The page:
Following four years of research, an additively manufactured titanium mandible was successfully implanted by the Antoni van Leeuwenhoek Hospital/Netherlands Cancer Institute (NKI) in a patient with head and neck cancer. The mandible was entirely additively manufactured using 3D MRI & CT scans of the patient based on the joint research between the Antoni van Leeuwenhoek/NKI and Mobius 3D Technologies (M3DT), Velsen-Noord, the Netherlands.
Typically, tumours in and around the mandible are treated by removing part of the mandible and replacing it with bone from elsewhere in the body. The problem with this reconstruction method, however, is that the bones are said to break in about 40% of the cases and/or the screws by which the bones are attached become loose. This has necessarily drastic consequences for the patient.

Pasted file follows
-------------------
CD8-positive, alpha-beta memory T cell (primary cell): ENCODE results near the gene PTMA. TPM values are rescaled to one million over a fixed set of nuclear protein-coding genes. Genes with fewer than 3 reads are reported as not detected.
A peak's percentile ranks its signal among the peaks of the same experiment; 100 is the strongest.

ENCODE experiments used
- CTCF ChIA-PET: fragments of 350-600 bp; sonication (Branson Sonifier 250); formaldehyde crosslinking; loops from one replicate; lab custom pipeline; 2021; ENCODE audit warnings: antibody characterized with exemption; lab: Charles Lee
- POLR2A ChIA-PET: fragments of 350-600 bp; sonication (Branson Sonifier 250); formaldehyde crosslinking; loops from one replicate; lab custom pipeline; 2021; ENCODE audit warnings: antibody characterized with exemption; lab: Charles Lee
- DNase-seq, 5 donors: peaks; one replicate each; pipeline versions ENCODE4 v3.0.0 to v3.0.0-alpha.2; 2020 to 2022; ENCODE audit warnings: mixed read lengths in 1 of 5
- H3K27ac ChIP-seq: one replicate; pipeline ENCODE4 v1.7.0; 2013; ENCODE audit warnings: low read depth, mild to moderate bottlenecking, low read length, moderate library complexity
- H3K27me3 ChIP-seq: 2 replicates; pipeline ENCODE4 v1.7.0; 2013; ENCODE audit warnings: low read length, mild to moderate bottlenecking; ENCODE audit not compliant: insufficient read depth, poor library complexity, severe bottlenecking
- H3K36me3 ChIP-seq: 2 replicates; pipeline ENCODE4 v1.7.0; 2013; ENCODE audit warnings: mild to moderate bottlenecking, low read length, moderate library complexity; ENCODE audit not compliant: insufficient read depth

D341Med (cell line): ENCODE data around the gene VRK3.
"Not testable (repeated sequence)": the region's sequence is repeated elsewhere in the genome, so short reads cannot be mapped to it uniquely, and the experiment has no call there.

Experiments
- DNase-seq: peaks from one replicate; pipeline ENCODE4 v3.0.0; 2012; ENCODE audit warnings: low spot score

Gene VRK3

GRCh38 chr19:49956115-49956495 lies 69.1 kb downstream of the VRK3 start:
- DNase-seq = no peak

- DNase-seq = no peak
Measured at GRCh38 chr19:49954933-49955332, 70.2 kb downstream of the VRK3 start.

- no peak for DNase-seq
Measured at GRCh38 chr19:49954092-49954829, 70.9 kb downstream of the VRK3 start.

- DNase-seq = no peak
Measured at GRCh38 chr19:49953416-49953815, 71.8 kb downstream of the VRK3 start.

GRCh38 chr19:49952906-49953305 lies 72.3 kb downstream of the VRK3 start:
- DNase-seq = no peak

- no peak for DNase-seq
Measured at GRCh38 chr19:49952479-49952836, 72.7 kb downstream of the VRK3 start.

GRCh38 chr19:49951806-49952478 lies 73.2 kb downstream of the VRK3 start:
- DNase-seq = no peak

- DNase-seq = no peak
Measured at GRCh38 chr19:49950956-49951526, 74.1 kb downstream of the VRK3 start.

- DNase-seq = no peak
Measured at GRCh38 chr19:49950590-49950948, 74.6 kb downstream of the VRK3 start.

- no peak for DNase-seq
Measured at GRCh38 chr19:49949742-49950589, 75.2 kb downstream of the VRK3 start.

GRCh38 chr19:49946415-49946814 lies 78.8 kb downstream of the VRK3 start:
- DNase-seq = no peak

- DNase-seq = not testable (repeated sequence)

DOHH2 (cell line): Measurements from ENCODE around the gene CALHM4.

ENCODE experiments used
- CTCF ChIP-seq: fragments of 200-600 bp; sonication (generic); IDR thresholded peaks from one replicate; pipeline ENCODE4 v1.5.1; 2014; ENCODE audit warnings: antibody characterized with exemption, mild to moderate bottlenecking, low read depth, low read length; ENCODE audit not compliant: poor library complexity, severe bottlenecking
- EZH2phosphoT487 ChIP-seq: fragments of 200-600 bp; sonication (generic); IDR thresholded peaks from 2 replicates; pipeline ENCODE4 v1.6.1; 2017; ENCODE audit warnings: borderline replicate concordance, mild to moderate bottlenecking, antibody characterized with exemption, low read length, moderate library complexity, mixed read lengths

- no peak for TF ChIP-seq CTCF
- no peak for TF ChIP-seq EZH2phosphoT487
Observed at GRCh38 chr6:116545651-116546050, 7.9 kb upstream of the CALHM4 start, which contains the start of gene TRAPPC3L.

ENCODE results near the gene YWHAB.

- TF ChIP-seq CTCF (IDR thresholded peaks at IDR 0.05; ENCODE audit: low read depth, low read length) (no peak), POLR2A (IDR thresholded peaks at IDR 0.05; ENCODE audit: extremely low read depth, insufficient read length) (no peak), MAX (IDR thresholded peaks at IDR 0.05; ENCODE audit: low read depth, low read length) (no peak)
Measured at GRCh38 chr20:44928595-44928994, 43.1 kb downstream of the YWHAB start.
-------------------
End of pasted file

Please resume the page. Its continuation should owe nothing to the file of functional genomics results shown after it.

This titanium mandible is much stronger than bone, with forces optimally distributed via a mesh structure within the implant which enables that strength whilst remaining lightweight for the patient. This additively manufactured implant also features a new fastening technique which is intended to ensure that the implant remains in place, and because the implant is bespoke, the jaw fits the patient well enough to enable vital functions like talking, drinking and eating.
The tools used by the surgeon in the operation are also patient specific, enabling a simpler, shorter operation and, thus, minimising the risk of complications.